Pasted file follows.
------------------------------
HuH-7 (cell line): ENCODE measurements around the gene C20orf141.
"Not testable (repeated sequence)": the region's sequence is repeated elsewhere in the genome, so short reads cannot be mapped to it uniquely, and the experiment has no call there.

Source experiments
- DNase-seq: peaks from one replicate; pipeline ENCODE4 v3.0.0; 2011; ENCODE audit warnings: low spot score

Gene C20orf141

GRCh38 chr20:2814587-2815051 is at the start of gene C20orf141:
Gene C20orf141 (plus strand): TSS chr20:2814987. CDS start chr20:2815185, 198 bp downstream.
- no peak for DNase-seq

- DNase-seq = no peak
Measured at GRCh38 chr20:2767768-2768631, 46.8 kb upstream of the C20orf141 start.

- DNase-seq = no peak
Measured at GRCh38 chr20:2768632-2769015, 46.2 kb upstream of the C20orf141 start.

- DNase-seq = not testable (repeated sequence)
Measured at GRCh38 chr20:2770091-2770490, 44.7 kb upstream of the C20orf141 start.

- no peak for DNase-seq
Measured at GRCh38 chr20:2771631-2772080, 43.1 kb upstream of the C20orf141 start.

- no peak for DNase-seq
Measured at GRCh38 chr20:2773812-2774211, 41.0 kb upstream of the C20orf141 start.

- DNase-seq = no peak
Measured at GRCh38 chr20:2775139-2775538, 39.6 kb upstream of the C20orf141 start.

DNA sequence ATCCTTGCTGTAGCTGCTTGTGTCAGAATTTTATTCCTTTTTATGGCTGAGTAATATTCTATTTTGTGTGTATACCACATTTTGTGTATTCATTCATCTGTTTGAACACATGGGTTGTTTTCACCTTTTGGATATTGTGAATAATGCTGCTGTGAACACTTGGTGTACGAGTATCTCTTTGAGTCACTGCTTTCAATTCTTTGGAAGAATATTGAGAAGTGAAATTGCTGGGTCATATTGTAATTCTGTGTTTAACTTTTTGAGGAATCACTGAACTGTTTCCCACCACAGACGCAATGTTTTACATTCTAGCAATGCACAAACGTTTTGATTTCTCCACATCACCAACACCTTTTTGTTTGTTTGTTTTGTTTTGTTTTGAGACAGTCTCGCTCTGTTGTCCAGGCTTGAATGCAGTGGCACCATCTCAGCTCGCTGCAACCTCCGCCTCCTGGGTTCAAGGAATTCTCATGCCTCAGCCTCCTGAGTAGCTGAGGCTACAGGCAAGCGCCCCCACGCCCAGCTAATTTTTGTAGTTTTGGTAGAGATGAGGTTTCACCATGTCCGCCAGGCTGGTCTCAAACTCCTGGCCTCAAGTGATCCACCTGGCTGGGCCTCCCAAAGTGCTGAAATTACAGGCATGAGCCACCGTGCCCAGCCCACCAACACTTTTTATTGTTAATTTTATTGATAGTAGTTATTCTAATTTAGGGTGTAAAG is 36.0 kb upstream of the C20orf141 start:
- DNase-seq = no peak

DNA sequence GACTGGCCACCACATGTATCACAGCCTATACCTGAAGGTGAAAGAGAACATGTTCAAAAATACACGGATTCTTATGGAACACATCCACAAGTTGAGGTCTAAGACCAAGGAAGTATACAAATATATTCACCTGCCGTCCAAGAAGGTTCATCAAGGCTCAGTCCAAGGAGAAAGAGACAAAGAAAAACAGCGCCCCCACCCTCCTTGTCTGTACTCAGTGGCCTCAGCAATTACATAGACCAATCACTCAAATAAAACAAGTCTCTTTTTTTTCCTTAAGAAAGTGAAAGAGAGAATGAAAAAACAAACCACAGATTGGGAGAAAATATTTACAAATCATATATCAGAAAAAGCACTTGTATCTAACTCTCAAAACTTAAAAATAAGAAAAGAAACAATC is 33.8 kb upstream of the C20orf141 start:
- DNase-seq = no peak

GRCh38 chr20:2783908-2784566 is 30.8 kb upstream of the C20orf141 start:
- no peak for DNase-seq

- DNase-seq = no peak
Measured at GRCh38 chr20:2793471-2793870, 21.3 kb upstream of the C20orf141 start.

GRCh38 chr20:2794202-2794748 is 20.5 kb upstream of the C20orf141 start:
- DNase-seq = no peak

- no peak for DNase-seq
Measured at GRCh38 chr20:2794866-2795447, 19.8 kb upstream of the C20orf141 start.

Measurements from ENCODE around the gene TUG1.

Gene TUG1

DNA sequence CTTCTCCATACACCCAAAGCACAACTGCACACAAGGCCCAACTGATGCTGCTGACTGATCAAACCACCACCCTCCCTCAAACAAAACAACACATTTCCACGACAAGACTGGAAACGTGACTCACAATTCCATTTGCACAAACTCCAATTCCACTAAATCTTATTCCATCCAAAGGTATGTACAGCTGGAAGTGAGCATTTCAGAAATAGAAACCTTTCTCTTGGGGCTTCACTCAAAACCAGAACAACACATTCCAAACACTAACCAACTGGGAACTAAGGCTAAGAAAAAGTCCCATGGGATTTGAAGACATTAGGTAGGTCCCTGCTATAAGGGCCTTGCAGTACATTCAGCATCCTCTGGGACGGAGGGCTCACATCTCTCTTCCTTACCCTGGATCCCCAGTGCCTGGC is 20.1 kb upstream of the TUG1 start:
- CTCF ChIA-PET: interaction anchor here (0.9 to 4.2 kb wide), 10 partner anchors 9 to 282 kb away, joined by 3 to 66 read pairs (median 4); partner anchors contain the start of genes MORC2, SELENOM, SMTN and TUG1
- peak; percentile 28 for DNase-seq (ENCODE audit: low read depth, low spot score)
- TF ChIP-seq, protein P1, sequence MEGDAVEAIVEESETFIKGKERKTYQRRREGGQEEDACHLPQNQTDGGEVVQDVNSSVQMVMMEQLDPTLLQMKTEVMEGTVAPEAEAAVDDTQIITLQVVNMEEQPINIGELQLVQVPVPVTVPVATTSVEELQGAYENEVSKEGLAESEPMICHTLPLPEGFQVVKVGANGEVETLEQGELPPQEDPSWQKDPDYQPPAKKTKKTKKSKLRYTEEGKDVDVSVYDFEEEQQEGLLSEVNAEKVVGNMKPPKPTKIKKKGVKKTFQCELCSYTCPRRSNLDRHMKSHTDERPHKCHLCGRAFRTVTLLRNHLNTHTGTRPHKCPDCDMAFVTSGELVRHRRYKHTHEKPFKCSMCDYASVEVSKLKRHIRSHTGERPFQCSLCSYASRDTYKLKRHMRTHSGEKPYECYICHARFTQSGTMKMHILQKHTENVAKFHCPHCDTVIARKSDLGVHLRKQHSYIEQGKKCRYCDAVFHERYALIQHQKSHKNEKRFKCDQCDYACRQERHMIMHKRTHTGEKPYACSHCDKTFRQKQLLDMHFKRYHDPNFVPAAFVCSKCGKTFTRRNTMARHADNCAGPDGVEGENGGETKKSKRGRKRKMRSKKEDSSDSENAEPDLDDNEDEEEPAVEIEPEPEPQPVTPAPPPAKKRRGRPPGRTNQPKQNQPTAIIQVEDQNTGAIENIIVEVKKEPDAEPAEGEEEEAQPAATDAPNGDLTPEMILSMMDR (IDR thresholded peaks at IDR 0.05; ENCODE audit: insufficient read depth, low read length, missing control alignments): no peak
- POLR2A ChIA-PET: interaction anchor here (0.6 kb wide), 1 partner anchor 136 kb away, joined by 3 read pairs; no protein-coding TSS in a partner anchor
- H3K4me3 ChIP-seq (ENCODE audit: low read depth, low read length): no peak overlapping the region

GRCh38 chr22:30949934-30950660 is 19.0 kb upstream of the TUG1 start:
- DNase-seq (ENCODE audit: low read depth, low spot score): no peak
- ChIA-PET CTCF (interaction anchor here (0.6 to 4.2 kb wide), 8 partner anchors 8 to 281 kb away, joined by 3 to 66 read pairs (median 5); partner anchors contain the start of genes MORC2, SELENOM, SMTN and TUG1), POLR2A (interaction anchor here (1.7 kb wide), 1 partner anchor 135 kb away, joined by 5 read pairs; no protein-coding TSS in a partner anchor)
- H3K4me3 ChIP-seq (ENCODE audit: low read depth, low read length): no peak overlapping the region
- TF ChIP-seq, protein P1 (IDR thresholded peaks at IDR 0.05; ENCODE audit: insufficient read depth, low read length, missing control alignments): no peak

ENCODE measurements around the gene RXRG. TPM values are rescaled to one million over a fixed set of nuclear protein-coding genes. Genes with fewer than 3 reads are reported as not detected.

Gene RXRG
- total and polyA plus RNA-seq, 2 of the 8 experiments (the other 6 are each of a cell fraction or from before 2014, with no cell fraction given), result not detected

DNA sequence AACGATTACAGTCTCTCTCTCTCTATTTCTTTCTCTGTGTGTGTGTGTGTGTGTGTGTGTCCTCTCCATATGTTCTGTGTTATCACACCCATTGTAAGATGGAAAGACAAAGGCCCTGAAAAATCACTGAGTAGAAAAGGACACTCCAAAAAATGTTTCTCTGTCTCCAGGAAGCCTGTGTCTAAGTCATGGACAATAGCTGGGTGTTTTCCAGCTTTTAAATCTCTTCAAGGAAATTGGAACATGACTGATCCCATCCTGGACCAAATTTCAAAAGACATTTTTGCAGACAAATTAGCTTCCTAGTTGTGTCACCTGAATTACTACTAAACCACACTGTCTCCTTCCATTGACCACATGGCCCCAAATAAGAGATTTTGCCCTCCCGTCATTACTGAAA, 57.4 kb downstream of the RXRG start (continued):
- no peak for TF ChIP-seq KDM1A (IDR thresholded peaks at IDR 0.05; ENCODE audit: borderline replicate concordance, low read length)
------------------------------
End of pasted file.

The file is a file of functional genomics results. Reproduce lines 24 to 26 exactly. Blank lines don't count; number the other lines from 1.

- DNase-seq = no peak

GRCh38 chr20:2783908-2784566 is 30.8 kb upstream of the C20orf141 start:
- no peak for DNase-seq